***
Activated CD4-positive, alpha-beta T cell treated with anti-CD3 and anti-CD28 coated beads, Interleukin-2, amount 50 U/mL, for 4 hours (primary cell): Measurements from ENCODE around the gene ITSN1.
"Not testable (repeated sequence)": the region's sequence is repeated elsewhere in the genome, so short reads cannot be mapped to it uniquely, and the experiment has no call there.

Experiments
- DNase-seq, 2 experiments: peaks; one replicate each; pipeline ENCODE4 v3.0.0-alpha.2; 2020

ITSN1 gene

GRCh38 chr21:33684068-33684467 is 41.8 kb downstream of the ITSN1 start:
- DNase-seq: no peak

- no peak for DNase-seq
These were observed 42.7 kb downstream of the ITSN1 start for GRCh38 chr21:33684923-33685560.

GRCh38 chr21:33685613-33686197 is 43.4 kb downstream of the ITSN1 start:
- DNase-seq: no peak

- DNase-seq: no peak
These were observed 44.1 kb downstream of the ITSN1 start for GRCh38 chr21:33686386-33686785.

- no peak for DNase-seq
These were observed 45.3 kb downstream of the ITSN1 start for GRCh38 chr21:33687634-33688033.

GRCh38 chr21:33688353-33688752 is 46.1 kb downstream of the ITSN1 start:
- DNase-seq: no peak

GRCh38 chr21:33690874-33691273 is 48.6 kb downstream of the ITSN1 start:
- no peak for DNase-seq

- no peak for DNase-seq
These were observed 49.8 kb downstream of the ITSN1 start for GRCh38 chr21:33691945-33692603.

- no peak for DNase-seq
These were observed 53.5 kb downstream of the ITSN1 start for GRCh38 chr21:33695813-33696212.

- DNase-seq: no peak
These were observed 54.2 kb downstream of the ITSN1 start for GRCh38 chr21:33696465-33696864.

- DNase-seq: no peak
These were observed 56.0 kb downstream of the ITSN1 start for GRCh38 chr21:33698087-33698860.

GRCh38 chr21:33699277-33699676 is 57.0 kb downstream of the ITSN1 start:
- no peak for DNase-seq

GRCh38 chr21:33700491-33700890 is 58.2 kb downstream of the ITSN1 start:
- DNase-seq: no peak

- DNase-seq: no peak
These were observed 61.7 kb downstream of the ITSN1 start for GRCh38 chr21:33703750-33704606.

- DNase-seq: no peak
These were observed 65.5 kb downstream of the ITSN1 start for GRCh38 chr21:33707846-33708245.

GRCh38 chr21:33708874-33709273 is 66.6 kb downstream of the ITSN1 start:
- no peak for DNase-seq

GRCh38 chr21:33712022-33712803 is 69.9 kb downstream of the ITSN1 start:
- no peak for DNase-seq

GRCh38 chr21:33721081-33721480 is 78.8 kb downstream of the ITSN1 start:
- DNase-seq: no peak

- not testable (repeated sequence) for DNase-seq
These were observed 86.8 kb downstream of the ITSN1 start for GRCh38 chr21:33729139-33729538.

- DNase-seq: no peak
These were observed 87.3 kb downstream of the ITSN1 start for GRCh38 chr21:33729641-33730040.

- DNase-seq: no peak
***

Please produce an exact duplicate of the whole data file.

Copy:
Activated CD4-positive, alpha-beta T cell treated with anti-CD3 and anti-CD28 coated beads, Interleukin-2, amount 50 U/mL, for 4 hours (primary cell): Measurements from ENCODE around the gene ITSN1.
"Not testable (repeated sequence)": the region's sequence is repeated elsewhere in the genome, so short reads cannot be mapped to it uniquely, and the experiment has no call there.

Experiments
- DNase-seq, 2 experiments: peaks; one replicate each; pipeline ENCODE4 v3.0.0-alpha.2; 2020

ITSN1 gene

GRCh38 chr21:33684068-33684467 is 41.8 kb downstream of the ITSN1 start:
- DNase-seq: no peak

- no peak for DNase-seq
These were observed 42.7 kb downstream of the ITSN1 start for GRCh38 chr21:33684923-33685560.

GRCh38 chr21:33685613-33686197 is 43.4 kb downstream of the ITSN1 start:
- DNase-seq: no peak

- DNase-seq: no peak
These were observed 44.1 kb downstream of the ITSN1 start for GRCh38 chr21:33686386-33686785.

- no peak for DNase-seq
These were observed 45.3 kb downstream of the ITSN1 start for GRCh38 chr21:33687634-33688033.

GRCh38 chr21:33688353-33688752 is 46.1 kb downstream of the ITSN1 start:
- DNase-seq: no peak

GRCh38 chr21:33690874-33691273 is 48.6 kb downstream of the ITSN1 start:
- no peak for DNase-seq

- no peak for DNase-seq
These were observed 49.8 kb downstream of the ITSN1 start for GRCh38 chr21:33691945-33692603.

- no peak for DNase-seq
These were observed 53.5 kb downstream of the ITSN1 start for GRCh38 chr21:33695813-33696212.

- DNase-seq: no peak
These were observed 54.2 kb downstream of the ITSN1 start for GRCh38 chr21:33696465-33696864.

- DNase-seq: no peak
These were observed 56.0 kb downstream of the ITSN1 start for GRCh38 chr21:33698087-33698860.

GRCh38 chr21:33699277-33699676 is 57.0 kb downstream of the ITSN1 start:
- no peak for DNase-seq

GRCh38 chr21:33700491-33700890 is 58.2 kb downstream of the ITSN1 start:
- DNase-seq: no peak

- DNase-seq: no peak
These were observed 61.7 kb downstream of the ITSN1 start for GRCh38 chr21:33703750-33704606.

- DNase-seq: no peak
These were observed 65.5 kb downstream of the ITSN1 start for GRCh38 chr21:33707846-33708245.

GRCh38 chr21:33708874-33709273 is 66.6 kb downstream of the ITSN1 start:
- no peak for DNase-seq

GRCh38 chr21:33712022-33712803 is 69.9 kb downstream of the ITSN1 start:
- no peak for DNase-seq

GRCh38 chr21:33721081-33721480 is 78.8 kb downstream of the ITSN1 start:
- DNase-seq: no peak

- not testable (repeated sequence) for DNase-seq
These were observed 86.8 kb downstream of the ITSN1 start for GRCh38 chr21:33729139-33729538.

- DNase-seq: no peak
These were observed 87.3 kb downstream of the ITSN1 start for GRCh38 chr21:33729641-33730040.

- DNase-seq: no peak